“For me, what's really important here is the promise that perhaps we could treat people before symptoms, particularly those who already have the disease in their brain,” said Reisa Sperling, MD, a neurologist and Alzheimer’s researcher at Massachusetts General Hospital in Boston. Sperling wasn’t involved in the study but spoke at a media briefing organized by the Nature Medicine.

Genetic Test Results Are Not a Guarantee

Experts cautioned that the new study’s findings have large limitations that should give pause to people who may read about APOE4 and seek testing, which is widely available on the commercial market.

The data for the study primarily included only White people of European ancestry and was entirely sourced from databases focused on Alzheimer’s research. 

“This is an exciting time in the Alzheimer’s research field. Scientists are regularly developing and investigating exciting new ideas. But at this time, the notion proposed in the Nature Medicine paper is simply a provocative idea that needs to be replicated and confirmed, in particular in study populations that more accurately reflect the diversity of people living with Alzheimer’s disease,” said Heather M. Snyder, PhD, vice president of medical and scientific relations for the Alzheimer’s Association.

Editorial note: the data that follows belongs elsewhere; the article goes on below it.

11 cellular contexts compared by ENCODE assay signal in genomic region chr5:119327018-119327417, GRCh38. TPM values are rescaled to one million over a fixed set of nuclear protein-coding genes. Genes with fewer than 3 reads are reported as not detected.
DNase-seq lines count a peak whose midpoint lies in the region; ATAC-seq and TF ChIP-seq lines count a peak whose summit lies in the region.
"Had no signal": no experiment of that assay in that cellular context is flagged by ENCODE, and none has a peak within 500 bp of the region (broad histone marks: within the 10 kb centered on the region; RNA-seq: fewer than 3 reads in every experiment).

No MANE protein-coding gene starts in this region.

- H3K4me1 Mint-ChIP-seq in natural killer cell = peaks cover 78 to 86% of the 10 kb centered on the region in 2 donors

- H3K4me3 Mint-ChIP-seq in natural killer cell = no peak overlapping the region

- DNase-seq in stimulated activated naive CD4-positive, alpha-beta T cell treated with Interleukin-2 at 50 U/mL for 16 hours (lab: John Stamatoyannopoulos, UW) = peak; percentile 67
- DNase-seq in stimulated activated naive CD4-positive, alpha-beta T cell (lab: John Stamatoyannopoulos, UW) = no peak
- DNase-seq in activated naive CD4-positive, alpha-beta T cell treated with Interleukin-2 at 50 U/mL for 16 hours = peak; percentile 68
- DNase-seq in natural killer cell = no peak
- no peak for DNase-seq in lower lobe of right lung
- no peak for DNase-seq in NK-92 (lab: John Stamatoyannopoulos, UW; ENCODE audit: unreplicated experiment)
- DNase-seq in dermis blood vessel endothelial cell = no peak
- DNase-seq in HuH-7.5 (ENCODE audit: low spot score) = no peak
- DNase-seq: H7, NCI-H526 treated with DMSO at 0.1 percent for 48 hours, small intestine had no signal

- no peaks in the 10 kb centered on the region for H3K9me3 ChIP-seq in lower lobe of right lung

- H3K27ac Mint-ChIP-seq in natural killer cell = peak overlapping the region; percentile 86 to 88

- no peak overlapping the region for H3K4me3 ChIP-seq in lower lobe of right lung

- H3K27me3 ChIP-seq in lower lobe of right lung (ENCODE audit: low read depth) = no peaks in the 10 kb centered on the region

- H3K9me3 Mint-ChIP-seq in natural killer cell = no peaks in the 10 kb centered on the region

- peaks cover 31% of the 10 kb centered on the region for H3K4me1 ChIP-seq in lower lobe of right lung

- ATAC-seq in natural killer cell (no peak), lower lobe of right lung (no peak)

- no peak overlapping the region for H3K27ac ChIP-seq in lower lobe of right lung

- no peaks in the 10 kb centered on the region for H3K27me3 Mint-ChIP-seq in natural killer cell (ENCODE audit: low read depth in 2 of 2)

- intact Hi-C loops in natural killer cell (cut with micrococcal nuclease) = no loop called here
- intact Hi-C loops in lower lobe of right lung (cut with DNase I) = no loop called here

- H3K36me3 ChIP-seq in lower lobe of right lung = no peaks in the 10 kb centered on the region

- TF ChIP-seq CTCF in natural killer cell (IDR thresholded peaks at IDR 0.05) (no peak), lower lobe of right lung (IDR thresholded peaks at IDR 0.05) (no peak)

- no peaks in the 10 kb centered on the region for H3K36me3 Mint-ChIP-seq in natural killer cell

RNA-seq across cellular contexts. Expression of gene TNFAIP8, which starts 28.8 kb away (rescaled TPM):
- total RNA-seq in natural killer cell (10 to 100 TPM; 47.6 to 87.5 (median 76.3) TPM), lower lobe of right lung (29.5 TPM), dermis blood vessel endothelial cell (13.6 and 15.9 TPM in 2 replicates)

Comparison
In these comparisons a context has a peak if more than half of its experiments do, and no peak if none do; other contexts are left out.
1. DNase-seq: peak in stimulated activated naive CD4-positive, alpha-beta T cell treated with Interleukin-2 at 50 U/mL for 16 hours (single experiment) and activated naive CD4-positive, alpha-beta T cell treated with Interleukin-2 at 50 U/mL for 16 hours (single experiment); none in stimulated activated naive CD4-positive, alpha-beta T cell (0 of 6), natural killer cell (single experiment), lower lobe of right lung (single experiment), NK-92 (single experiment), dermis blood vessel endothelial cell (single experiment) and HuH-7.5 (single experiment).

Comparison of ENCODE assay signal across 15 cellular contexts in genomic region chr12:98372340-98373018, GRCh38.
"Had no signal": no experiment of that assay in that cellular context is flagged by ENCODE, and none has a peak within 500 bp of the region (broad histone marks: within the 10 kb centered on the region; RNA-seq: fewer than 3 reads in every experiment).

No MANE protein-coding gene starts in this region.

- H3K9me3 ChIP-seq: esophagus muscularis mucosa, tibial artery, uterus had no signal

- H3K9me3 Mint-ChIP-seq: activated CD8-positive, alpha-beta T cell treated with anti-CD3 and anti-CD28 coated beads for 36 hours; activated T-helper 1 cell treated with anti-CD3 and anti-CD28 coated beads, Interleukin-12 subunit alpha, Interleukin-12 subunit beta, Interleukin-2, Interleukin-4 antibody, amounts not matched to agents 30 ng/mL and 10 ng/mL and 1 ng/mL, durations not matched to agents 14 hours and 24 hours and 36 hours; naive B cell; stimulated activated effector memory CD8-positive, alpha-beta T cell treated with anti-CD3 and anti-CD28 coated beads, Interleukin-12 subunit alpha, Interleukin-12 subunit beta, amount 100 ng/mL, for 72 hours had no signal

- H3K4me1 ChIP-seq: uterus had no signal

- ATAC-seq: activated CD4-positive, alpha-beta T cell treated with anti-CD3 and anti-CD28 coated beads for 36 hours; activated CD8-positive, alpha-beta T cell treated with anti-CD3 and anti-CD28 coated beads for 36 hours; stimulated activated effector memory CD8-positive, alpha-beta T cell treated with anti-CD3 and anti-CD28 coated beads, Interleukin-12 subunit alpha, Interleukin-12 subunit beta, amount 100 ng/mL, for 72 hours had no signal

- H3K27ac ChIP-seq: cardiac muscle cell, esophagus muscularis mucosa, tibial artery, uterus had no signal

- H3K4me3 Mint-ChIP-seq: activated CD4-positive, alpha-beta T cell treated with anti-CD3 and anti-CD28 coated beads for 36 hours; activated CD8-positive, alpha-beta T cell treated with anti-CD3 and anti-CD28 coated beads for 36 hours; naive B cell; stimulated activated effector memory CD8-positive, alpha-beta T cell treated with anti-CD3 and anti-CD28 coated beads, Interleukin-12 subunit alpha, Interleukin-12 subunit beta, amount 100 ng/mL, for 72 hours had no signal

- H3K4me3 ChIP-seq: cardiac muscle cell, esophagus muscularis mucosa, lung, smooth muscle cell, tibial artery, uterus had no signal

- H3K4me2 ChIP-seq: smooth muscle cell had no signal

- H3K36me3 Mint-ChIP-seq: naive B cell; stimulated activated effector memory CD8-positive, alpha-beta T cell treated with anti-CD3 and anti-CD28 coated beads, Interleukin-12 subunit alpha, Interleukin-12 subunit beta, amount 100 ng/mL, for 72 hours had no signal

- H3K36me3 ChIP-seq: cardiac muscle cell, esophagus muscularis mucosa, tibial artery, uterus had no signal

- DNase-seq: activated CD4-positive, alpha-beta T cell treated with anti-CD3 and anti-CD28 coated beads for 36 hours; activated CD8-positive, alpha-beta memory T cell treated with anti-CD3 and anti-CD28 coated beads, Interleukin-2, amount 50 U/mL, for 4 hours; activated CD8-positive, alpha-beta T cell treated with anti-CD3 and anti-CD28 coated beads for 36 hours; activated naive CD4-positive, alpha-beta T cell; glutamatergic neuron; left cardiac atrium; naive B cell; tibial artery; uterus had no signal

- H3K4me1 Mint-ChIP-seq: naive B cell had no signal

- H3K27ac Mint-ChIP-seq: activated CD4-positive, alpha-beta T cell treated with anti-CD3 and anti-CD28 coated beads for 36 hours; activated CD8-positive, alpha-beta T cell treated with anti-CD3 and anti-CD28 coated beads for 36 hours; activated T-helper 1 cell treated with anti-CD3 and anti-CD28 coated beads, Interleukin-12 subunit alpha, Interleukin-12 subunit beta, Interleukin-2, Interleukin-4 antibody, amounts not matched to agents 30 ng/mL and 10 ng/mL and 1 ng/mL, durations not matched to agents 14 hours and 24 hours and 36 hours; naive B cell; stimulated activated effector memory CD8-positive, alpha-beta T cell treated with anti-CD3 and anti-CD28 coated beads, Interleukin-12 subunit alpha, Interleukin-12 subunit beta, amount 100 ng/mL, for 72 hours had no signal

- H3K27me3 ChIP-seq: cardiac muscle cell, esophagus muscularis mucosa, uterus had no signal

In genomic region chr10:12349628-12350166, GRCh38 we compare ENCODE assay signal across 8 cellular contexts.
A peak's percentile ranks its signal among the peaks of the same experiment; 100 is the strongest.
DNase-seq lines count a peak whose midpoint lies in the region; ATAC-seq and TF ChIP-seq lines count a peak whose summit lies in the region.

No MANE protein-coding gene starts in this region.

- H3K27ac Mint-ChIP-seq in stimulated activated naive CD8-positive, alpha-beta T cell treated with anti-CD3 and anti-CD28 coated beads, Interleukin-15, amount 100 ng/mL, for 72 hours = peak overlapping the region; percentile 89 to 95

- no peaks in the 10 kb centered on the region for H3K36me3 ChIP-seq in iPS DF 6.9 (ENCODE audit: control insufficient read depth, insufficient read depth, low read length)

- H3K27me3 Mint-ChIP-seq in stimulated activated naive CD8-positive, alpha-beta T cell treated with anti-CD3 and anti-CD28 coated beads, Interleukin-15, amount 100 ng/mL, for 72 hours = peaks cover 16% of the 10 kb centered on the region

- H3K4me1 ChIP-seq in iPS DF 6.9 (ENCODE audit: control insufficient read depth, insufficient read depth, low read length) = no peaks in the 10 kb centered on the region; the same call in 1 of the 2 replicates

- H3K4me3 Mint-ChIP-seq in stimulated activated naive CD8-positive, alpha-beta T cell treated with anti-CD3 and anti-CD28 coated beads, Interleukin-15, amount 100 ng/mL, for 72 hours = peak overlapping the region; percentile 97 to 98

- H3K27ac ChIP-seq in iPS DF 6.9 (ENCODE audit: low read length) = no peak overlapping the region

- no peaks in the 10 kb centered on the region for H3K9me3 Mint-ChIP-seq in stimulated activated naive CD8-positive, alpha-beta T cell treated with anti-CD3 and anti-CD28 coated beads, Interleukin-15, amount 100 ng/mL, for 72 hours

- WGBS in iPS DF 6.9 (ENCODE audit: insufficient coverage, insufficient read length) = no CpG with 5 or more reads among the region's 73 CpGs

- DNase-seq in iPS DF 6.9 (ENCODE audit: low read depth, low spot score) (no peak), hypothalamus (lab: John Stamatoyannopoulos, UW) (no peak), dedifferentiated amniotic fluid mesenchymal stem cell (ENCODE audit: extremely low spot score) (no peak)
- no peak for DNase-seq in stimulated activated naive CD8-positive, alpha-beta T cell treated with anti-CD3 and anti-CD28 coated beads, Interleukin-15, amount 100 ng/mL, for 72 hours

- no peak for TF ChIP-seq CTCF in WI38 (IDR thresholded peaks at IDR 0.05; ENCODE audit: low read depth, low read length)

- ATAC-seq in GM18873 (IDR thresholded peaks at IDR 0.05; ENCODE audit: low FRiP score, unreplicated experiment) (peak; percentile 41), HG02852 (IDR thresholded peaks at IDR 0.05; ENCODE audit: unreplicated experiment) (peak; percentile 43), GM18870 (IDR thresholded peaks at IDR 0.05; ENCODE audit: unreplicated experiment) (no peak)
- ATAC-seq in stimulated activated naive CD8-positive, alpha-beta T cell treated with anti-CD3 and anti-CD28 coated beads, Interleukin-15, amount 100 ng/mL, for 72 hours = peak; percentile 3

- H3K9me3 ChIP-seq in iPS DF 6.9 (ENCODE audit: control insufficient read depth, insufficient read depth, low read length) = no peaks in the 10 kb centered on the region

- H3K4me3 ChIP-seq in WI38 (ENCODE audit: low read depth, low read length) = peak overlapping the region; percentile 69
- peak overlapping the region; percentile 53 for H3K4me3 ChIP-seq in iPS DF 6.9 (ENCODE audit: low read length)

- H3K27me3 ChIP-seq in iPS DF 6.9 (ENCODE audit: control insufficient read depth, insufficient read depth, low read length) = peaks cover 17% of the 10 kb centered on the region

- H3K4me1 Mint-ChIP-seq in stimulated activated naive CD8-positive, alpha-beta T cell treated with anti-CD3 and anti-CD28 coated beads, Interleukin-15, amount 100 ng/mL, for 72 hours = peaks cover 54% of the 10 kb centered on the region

Erin Coffman, MS, a clinical genetic counselor at the University of Texas Southwestern’s medical genetics clinic in Dallas, agreed that the study’s limitations are important. She doesn’t expect the paper to change how she counsels patients. She would not be surprised, though, if more people start asking her about APOE testing.

“I really do think this could spark an initial interest to meet with a genetic counselor to have that informed conversation about their risk,” said Coffman, noting that has happened amid other high-profile news stories, such as when celebrities are diagnosed with disorders that have a genetic link.

The American College of Medical Genetics and Genomics doesn’t recommend predictive APOE testing, and she said it’s rare that people choose to get it after having a conversation with her. Most of her conversations about APOE4 test results are with people who set up a meeting with her because they already have results in hand.

“A lot of people are just curious because they are information seekers, and a lot of those individuals have been doing direct-to-consumer testing, and then they may come to me to discuss their test results,” Coffman said. 

She may place a referral to a neurologist if a person has concerns, or they may simply discuss ways to reduce overall risk of having Alzheimer’s.

“This is not something that would guarantee that this would happen for them in their lifetime, because we don’t really know how long each of our lifetimes is going to be,” Coffman said. “This is something where the counseling is mainly to make sure people do know the risk, but also making sure that they have that sense of hope and making sure they can know they can limit other risk factors.”

Agronin emphasized the importance of APOE4 testing being done in a supportive context.